My Mom’s Soup Files
October 15, 2008
I’ve told you about my food magazine addiction before and I think I even mentioned the cause of it: it’s a trait I inherited from my parents. This feature of the gene pool was on vivid display during my parents’ visit last weekend, while we sat around the living room lazily sipping coffee and each flipping through the magazines that normally litter my coffee table. My mom had somehow missed the January 2008 issue of Gourmet and I was delighted to call her attention to must-read essays and must-make recipes.
We do the same thing back at their house in Minnesota, only the back issues there hark back to the mid-90s. And the stacks of old magazines are supplemented by shelves full of cookbooks, ranging from spiral-bound recipe booklets published by Lutheran churches to slip-covered, glossy-photoed tomes from the world’s hottest chefs.
(Click “more” for the rest of the story, more photos & the recipe.)
But the most inspiring collection of recipes in my parents’ entire house can always be found in the same place: in a sheaf of tattered pages near the stove, tucked between the knife block and a ceramic crock full of wooden spoons. It’s my mom’s version of a to-cook list and while it’s decidedly lower tech than my own Excel spreadsheet and foldered bookmarks list, it has its own advantages: photos, handwritten notes and proximity to the work space.
When we were in Minnesota for a whole 24 hours for a wedding a couple weekends ago, the recipe for this soup was atop my mom’s stack and the soup itself was simmering nearby in her fire engine red Le Creuset pot. I lifted the heavy lid, revealing a rosy broth brimming with hearty ingredients.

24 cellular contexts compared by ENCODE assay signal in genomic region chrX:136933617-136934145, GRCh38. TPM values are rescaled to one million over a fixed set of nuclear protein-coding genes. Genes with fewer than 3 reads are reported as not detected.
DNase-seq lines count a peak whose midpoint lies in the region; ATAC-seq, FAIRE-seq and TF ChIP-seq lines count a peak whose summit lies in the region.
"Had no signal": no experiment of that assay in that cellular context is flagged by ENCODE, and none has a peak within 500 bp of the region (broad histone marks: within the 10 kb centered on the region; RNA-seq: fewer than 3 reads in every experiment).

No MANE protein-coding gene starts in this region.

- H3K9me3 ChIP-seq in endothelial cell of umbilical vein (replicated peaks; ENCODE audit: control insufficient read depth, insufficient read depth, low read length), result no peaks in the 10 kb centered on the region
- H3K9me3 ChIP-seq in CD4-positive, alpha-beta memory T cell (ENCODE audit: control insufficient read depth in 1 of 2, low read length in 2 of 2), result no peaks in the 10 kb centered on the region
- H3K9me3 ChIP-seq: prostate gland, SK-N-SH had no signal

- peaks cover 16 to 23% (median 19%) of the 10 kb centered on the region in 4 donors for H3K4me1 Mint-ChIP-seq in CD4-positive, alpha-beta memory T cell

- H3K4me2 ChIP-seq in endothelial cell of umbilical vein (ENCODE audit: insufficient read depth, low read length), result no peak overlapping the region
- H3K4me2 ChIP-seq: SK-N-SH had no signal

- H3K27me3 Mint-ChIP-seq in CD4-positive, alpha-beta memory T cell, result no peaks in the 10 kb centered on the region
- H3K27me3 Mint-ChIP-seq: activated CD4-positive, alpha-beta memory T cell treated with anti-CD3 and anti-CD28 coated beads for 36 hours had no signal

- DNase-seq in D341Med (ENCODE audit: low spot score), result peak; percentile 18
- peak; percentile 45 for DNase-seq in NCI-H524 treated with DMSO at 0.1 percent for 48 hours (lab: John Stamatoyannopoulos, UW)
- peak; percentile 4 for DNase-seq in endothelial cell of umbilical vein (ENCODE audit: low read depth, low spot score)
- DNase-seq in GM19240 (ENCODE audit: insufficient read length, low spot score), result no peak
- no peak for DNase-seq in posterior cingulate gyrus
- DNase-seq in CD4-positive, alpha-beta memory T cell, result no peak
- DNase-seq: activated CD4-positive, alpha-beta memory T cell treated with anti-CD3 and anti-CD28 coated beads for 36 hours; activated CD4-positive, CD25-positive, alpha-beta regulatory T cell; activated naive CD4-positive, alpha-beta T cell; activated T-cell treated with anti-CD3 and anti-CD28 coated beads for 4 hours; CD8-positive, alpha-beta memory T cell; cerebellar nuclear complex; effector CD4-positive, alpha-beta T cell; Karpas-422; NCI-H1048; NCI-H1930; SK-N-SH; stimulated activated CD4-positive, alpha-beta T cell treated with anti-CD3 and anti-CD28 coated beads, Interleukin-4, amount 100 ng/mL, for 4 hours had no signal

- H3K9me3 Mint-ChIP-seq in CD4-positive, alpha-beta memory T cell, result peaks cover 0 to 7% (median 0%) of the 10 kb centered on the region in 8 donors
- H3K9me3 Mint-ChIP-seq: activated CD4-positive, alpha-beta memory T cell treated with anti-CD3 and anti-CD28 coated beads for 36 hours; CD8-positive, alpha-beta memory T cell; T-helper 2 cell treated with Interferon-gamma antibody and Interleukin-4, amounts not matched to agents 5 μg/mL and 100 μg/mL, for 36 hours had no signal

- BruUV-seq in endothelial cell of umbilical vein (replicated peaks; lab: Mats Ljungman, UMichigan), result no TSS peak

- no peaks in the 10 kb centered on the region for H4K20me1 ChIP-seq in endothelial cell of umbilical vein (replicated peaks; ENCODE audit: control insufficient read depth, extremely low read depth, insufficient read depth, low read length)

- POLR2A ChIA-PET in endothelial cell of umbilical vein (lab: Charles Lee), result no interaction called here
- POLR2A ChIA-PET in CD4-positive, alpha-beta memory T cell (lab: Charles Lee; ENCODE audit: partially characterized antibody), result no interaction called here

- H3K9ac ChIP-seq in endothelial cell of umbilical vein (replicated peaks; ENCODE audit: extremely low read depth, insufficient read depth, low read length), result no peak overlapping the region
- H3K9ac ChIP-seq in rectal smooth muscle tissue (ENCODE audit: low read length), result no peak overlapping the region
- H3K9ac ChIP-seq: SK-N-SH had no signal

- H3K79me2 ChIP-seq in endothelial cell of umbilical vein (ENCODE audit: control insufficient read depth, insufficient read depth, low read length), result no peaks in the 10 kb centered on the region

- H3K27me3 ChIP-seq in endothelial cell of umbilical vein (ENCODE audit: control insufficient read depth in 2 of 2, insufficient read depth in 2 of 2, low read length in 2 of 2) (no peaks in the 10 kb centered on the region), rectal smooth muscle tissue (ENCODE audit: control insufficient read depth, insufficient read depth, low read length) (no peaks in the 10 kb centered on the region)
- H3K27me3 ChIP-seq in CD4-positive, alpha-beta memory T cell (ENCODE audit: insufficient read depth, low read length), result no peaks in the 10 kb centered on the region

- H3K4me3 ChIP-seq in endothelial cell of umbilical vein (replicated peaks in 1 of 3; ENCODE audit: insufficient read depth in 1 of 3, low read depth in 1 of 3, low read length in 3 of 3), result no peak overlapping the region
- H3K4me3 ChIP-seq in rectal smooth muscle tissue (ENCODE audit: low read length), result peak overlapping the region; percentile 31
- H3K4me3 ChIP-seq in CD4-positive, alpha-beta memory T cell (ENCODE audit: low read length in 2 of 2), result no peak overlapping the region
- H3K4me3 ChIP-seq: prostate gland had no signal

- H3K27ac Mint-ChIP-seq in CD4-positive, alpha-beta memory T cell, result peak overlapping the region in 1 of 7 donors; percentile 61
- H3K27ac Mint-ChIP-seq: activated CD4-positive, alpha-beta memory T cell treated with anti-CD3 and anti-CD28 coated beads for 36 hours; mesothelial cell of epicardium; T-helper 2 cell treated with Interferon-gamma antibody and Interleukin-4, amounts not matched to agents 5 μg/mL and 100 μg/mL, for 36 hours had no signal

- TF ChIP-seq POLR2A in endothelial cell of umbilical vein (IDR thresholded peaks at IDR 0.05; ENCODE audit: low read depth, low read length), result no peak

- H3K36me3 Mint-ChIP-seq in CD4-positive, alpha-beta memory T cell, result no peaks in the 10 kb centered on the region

After sampling a quick ladleful, I quickly added the recipe to my own to-cook list. Then, this past Sunday, while my parents were en route back to Minnesota, I pulled out my own Le Creuset, flicked on a flame beneath it and let some diced fennel and pancetta sizzle. A couple minutes later, I streamed in a drizzle of sauvignon blanc and some chicken stock and to this plunked in some cannelini beans and shredded leftover roasted chicken. Finally, I swirled in a pinch each of crushed pepper flakes and smoked paprika and a handful of roughly chopped basil. The fennel and basil lend the soup a faint anise flavor that plays nice with the spice and tomatoes. It’s also incredibly satisfying and filling, what with its three forms of protein (beans, pancetta and chicken). It’s another clear winner from my mom’s soup files.
Italian Turkey (or Chicken), Bean & Tomato Soup
Adapted from Bon Appetit
2 cups chopped fresh fennel
4 ounces sliced pancetta, chopped
1 28-ounce can choppedtomatoes
2 cups homemade or low-sodium chicken broth
1 15-ounce can cannellini (white kidney beans), rinsed, drained
1 1/2 cups roasted chicken or turkey, shredded
1/2 teaspoon dried crushed red pepper
1/4 teaspoon smoked paprika
1/2 cup chopped fresh basil
Sauté fennel and pancetta in heavy large pot over high heat until pancetta starts to brown, about 4 minutes. Add tomatoes. Cover, reduce heat to medium, and cook, stirring occasionally, about 8 minutes. Mix in broth, beans, shredded turkey or chicken, smoked paprika and crushed red pepper. Simmer until thickened, about 5 minutes. Mix in basil. Season with salt and pepper.